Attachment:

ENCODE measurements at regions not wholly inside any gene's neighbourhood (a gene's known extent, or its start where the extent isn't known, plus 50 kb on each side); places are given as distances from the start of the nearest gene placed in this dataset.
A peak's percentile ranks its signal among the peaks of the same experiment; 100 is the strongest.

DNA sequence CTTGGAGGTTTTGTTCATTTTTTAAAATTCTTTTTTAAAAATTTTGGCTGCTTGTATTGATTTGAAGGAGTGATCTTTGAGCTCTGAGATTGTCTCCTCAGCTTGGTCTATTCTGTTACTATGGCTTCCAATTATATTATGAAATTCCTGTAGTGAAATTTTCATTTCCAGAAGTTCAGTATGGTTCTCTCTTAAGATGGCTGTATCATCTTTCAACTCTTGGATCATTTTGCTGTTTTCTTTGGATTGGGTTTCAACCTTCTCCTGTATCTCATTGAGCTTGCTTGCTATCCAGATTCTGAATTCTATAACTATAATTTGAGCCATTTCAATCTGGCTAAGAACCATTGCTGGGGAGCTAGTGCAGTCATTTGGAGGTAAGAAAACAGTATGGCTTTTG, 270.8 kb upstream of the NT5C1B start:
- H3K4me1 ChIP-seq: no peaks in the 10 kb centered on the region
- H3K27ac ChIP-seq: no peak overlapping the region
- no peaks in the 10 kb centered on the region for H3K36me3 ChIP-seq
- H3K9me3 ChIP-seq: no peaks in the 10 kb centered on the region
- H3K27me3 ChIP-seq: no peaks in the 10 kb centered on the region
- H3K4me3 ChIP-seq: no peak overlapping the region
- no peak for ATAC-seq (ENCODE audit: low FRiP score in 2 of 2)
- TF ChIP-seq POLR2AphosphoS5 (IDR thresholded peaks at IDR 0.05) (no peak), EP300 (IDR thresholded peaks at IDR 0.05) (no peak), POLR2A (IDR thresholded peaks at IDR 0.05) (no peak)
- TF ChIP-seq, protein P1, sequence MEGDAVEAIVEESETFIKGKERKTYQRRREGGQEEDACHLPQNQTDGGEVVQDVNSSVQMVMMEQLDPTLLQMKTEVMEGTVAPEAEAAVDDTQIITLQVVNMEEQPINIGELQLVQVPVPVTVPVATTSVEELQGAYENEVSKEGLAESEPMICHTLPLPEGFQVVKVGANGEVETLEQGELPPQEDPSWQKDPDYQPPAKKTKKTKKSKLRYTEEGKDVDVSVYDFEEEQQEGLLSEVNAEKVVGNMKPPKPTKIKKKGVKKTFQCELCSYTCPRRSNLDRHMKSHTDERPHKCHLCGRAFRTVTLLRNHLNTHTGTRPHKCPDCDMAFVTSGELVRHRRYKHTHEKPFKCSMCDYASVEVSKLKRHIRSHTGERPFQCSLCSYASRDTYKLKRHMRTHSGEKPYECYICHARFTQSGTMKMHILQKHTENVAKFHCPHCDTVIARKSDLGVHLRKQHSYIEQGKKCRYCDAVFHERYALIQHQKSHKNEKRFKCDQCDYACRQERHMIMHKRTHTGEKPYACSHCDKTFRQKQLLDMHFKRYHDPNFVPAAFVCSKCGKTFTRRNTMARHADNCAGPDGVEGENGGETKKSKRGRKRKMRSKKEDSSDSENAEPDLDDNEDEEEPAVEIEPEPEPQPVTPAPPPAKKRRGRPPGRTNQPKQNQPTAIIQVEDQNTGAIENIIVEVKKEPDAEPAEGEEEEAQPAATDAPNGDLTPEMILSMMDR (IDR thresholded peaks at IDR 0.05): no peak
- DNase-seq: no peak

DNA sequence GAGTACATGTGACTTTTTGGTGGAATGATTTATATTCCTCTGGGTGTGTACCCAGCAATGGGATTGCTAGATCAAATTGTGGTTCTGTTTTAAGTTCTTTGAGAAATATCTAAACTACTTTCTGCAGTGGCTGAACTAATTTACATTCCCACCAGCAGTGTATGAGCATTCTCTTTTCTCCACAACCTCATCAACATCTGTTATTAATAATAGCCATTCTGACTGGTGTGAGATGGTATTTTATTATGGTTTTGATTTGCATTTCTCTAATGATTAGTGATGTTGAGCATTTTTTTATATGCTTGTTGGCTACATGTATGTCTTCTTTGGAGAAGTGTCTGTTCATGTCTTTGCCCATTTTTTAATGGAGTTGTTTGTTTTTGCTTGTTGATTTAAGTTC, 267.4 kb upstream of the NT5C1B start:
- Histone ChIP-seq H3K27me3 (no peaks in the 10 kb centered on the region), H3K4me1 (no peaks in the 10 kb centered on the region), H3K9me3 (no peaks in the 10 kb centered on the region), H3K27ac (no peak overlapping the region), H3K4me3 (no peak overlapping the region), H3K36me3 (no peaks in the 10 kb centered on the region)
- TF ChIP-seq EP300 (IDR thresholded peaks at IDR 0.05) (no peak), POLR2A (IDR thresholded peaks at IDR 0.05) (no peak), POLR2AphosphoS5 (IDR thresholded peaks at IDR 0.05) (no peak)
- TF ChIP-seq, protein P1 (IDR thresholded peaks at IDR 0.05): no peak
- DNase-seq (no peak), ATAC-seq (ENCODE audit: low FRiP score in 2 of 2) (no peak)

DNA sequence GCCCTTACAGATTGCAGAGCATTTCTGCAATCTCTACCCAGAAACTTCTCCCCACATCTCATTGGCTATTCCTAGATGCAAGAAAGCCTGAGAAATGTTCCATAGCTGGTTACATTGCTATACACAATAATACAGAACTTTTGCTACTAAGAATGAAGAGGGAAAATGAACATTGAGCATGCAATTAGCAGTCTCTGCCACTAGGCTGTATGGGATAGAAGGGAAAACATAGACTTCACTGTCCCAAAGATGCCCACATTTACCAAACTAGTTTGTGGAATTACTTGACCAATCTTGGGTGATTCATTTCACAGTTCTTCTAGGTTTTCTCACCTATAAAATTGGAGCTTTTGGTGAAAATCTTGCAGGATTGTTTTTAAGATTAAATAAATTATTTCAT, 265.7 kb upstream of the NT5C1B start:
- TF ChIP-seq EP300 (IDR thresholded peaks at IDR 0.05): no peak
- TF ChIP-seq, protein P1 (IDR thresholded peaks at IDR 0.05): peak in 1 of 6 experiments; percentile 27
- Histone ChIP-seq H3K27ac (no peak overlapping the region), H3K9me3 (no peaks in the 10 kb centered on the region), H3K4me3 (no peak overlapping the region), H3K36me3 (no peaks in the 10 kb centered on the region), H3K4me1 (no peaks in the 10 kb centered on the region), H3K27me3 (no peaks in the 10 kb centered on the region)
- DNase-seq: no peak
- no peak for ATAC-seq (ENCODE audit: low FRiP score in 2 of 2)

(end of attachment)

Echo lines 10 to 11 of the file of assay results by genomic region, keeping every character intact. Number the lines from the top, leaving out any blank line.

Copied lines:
- no peak for ATAC-seq (ENCODE audit: low FRiP score in 2 of 2)
- TF ChIP-seq POLR2AphosphoS5 (IDR thresholded peaks at IDR 0.05) (no peak), EP300 (IDR thresholded peaks at IDR 0.05) (no peak), POLR2A (IDR thresholded peaks at IDR 0.05) (no peak)